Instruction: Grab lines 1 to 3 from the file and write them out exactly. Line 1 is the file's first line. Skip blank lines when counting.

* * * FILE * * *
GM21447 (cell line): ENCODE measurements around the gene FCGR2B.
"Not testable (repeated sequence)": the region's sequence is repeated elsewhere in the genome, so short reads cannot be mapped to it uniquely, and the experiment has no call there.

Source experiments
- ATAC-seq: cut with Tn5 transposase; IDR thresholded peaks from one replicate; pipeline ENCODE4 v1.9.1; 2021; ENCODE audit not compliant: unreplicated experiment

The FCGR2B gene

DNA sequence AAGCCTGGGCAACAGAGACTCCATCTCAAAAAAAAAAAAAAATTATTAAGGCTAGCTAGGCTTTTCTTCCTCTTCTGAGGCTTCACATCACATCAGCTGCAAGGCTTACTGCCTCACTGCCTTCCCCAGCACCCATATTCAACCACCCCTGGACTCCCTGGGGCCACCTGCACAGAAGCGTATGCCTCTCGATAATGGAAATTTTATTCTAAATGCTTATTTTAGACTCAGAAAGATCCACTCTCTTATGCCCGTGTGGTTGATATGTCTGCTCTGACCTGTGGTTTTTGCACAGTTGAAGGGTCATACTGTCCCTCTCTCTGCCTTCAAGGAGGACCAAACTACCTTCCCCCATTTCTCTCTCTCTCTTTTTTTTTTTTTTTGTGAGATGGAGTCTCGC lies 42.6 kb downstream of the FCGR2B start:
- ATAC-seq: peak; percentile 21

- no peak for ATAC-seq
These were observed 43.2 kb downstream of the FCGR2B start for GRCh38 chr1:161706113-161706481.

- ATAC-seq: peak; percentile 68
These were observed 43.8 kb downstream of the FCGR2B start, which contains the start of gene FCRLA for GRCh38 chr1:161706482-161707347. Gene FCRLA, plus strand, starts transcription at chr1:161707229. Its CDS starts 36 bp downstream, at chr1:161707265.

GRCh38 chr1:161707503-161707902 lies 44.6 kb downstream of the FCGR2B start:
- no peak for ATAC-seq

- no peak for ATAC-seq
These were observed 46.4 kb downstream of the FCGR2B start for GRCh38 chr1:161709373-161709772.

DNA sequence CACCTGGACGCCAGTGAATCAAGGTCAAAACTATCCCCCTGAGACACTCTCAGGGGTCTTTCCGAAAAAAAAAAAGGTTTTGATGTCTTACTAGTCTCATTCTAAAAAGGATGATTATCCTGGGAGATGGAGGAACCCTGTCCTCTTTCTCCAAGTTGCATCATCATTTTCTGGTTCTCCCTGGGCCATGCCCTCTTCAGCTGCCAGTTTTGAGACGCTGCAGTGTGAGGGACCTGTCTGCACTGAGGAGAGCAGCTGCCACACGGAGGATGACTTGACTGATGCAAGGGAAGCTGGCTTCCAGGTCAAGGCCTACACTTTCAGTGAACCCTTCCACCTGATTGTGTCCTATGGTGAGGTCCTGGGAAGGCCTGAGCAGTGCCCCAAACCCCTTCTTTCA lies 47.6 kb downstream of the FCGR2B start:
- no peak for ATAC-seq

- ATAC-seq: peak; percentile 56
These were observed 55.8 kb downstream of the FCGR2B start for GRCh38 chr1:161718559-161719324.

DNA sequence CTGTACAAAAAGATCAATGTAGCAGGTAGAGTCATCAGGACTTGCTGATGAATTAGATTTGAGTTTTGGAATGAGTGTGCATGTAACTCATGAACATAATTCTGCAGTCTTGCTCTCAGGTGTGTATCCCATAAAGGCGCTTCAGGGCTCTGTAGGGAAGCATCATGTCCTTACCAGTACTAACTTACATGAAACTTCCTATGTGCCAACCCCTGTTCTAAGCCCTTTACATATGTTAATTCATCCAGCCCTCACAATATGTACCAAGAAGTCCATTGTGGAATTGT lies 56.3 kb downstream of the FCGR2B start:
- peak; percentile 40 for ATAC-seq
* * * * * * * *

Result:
GM21447 (cell line): ENCODE measurements around the gene FCGR2B.
"Not testable (repeated sequence)": the region's sequence is repeated elsewhere in the genome, so short reads cannot be mapped to it uniquely, and the experiment has no call there.

Source experiments